Journal Article

Role of the peripheral renin profile in predicting blood pressure control after bilateral nephrectomy in renal-transplanted patients.

M C Teixeira, W C Nahas, E Mazucchi, L E Ianhez and E David-Neto

in Nephrology Dialysis Transplantation

Volume 13, issue 8, pages 2092-2097
Published in print August 1998 | ISSN: 0931-0509
Published online August 1998 | e-ISSN: 1460-2385 | DOI: http://dx.doi.org/10.1093/ndt/13.8.2092
Role of the peripheral renin profile in predicting blood pressure control after bilateral nephrectomy in renal-transplanted patients.

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BACKGROUND: The unregulated renin release by native kidneys is one of the factors responsible for the high incidence of hypertension after renal transplantation but, even after three decades of transplantation, there is still a lack of a method to identify it as the major cause of hypertension. METHODS: We investigated whether or not peripheral renin activity, before and 90 min after 25 mg of captopril, can play this role. One hundred and five consecutive patients with SCr less than 2 mg/dl were studied 18 +/- 8 months after renal transplantation. Forty-seven of them were considered hypertensive and 58 normotensive. All hypertensive patients were submitted to the captopril test to analyse the peripheral renin activity profile. RESULTS: In the hypertensive group, 17 patients (36%) were considered Renin-pos and 30 (64%) Renin-neg. All Renin-pos (stimulated renin = 19.1 +/- 6.4 ng/ml/h) patients were submitted to bilateral nephrectomy (bNx) and re-evaluated 6 months later. All of them normalized renin activity (4.4 +/- 3.0 ng/ml/h, P = 0.0001) and 10 of 17 (60%) became normotensive and off drugs. The remaining seven (40%) decreased the number of hypotensive drugs from 2.2 +/- 0.5 to 0.5 +/- 0.7/pt/day. There was a correlation between b-Renin and dBP (r = 0.47, P < 0.05) which was lost after bNx. An 'in situ' renal-cell carcinoma was found in two cases. Serum creatinine did not change. CONCLUSIONS: This study shows that the unregulated renin-angiotensin system from the native kidneys plays a major role in the maintenance of hypertension in some patients with normal graft function and that peripheral renin activity can identify those who will benefit from bilateral nephrectomy.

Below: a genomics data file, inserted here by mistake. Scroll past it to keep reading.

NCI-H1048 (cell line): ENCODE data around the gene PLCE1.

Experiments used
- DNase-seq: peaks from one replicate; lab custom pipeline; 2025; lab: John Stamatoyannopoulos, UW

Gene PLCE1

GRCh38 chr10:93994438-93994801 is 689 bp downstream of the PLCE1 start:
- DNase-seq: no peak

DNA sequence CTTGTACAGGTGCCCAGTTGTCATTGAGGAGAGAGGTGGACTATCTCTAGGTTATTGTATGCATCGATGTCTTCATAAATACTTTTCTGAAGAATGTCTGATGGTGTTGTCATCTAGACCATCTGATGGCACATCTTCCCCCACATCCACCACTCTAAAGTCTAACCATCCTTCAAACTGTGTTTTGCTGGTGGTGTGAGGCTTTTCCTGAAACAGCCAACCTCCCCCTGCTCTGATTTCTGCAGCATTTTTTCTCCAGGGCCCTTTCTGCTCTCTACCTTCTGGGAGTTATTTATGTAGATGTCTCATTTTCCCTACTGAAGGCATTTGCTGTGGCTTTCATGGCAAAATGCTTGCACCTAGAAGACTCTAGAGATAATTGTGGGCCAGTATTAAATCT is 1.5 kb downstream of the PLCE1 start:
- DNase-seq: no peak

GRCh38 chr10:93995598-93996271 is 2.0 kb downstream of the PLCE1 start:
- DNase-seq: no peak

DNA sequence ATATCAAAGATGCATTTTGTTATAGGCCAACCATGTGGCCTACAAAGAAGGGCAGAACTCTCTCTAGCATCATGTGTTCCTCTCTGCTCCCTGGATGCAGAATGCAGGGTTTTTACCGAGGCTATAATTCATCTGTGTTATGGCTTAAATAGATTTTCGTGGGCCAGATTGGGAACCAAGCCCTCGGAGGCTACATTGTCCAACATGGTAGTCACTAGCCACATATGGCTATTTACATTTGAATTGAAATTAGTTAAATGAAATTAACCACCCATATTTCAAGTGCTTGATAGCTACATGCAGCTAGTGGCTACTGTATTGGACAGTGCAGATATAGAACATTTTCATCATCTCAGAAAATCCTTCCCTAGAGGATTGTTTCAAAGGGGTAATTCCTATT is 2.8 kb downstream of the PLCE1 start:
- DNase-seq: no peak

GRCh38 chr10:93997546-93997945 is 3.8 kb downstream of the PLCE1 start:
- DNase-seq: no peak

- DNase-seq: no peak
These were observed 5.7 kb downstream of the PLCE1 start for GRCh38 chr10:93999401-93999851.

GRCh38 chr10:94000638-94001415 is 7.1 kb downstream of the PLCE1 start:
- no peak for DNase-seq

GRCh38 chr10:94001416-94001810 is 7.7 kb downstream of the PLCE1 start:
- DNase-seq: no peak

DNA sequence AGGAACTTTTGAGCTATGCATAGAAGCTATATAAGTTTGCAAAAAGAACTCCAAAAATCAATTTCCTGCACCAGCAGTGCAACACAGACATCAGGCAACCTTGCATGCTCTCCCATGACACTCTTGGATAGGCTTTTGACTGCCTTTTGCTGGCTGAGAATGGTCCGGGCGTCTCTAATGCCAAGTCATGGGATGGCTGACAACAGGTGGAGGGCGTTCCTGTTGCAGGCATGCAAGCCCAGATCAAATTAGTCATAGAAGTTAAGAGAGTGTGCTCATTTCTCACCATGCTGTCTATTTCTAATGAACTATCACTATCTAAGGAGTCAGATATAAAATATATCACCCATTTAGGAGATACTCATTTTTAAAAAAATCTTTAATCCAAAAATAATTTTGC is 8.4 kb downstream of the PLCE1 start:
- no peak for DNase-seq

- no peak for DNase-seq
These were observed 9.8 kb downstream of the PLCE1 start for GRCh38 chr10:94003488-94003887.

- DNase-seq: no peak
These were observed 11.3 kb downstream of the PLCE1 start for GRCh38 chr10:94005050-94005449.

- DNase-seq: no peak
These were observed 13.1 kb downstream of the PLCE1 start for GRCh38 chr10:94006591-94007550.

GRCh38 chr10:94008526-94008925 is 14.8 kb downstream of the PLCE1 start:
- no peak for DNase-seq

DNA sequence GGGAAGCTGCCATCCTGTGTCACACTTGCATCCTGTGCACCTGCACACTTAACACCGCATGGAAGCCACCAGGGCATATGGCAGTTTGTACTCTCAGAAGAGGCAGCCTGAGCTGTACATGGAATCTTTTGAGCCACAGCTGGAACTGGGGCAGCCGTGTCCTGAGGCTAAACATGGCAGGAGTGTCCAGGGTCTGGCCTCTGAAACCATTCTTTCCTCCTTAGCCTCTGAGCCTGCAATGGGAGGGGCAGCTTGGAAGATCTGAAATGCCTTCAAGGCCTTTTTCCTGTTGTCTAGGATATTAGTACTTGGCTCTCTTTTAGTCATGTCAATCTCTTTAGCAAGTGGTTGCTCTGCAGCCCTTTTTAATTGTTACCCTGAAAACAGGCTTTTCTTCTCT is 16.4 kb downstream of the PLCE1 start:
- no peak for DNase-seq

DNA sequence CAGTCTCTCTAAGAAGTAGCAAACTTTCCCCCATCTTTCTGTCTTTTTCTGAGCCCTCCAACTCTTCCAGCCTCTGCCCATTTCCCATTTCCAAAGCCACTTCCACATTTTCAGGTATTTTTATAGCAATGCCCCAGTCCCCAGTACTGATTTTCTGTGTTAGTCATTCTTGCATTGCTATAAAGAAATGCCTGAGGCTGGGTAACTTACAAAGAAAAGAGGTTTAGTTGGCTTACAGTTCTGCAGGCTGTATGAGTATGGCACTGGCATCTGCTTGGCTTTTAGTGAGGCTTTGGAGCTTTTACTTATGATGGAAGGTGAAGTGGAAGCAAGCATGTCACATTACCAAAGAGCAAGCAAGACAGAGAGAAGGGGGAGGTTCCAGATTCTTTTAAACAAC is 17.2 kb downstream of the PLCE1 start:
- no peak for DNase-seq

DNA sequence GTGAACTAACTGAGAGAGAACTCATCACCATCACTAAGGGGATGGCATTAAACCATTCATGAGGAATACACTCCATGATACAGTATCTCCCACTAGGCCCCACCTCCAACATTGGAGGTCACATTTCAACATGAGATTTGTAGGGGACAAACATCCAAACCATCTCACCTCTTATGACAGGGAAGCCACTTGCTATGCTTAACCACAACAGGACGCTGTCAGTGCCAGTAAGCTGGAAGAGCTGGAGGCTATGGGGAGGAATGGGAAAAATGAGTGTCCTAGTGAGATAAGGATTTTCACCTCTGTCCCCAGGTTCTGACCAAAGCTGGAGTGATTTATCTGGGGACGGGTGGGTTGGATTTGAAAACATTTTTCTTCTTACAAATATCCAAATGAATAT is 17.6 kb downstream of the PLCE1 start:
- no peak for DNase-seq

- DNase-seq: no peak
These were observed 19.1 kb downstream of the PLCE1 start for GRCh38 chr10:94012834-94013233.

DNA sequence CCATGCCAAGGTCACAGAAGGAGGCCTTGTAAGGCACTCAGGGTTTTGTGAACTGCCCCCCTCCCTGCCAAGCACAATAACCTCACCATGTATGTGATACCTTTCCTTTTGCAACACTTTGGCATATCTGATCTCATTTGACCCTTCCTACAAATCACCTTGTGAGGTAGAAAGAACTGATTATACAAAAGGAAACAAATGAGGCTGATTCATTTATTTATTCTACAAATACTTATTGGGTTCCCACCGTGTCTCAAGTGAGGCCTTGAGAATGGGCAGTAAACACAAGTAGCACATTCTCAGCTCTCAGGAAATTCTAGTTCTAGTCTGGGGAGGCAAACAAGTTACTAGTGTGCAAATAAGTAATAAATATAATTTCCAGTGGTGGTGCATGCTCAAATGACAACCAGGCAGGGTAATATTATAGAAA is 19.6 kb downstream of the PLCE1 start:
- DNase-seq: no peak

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Subjects: Nephrology

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